On Thursday, March 31, Terri Schindler Schiavo died as the result of court-ordered starvation and dehydration. From March 18, it was not lawful to give Terri Schiavo any food or water. As late as March 30, the Eleventh Circuit Court of Appeals – a panel of 12 federal judges – refused to rehear her case.
What happened to Terri Schiavo is tragic.
Cardinal William Keeler, chairman of the Bishops’ Committee for Pro-Life Activities, issued a statement mourning Terri Schiavo’s tragic death. The Cardinal cited the teaching of Pope John Paul II that “‛the administration of food and water, even when provided by artificial means,’ should be considered ‛morally obligatory’ as long as it provides nourishment and alleviates suffering for such patients.” The Cardinal went on to state, “Ours is a culture in which human life is increasingly devalued and violated, especially where that life is most weak and fragile.” He concluded, “May the soul of Theresa Marie Schindler Schiavo rest in the peace and mercy of God. And may God have mercy on our society which failed to protect this innocent human life.” For the Cardinal’s full statement, see: www.usccb.org/comm/archives/2005/05-075.shtml.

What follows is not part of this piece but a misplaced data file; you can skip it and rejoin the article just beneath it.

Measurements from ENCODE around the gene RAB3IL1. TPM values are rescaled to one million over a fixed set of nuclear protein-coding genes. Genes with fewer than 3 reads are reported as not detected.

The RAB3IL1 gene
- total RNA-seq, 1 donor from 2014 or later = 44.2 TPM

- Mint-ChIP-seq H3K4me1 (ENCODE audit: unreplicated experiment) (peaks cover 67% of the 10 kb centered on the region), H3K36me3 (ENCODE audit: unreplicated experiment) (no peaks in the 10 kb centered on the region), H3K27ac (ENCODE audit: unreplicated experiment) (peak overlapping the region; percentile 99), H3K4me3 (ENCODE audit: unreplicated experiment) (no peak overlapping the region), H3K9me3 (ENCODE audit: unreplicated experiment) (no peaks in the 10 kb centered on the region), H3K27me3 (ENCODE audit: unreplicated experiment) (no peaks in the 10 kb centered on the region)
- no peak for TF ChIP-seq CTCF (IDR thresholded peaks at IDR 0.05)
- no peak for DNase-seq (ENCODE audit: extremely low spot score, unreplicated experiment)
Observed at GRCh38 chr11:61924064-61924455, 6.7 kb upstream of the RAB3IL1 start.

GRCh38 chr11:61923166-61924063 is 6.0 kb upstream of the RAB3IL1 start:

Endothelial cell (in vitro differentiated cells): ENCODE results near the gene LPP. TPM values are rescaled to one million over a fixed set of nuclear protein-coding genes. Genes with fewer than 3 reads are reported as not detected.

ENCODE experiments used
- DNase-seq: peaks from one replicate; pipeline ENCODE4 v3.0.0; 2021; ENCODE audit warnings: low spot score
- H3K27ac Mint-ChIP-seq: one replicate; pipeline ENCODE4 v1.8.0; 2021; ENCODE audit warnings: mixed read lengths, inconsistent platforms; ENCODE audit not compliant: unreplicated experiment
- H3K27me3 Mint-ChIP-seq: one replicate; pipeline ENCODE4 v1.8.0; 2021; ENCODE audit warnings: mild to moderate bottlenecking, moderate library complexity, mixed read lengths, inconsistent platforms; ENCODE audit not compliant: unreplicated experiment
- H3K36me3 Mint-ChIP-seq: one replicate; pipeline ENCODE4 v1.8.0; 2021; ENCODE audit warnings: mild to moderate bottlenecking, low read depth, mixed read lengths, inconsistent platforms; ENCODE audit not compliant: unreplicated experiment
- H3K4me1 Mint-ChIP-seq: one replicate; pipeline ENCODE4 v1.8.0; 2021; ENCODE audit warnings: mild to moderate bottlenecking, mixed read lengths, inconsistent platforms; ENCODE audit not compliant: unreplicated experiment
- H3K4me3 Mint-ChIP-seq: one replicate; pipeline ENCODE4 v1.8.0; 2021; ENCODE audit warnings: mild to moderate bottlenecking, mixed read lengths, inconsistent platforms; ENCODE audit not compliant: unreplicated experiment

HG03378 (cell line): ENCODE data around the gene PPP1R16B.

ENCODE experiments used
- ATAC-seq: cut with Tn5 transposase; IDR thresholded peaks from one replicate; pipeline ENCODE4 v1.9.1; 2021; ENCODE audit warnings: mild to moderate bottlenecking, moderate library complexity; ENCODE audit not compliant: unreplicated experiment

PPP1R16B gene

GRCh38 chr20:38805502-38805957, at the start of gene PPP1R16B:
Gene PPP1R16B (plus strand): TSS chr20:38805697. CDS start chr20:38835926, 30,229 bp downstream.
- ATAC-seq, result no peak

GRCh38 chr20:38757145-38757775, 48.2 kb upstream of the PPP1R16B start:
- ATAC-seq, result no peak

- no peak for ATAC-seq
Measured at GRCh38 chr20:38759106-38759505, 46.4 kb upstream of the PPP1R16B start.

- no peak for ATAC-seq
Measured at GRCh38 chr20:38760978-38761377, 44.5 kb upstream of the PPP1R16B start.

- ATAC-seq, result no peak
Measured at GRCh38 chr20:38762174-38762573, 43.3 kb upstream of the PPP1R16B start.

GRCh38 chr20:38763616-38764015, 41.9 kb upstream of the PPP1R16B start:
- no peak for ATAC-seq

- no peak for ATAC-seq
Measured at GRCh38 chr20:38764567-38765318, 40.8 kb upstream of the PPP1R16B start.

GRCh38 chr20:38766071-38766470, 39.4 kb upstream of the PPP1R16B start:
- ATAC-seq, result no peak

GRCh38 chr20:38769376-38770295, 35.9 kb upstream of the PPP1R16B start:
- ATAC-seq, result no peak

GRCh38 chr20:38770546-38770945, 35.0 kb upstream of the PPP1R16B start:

New Scientific Findings
Through use of functional magnetic resonance imaging (MRI), medical researchers in the United Kingdom and Belgium determined that some patients in their study—5 out of 54—diagnosed as being in a vegetative or minimally conscience state had brain activity reflecting some awareness and cognition. The results were published online in The New England Journal of Medicine (February 3, 2010), “Willful Modulation of Brain Activity in Disorders of Consciousness.”
In a Washington Post story on the study, one of the researchers, Adrian Owen, stated, “These are patients who are totally unable to perform functions with their bodies—even blink an eye or move an eyebrow—but yet are entirely conscious. It’s quite distressing, really, to realize this.” Nicholas D. Schiff, an associate professor of neurology and neuroscience, stated, “This should change the way we think about these patients. . . .I think it’s going to have very broad implications.” “Beneath the ‘vegetative state,’ scientists find some alert minds,” Washington Post (2/4/2010), A1.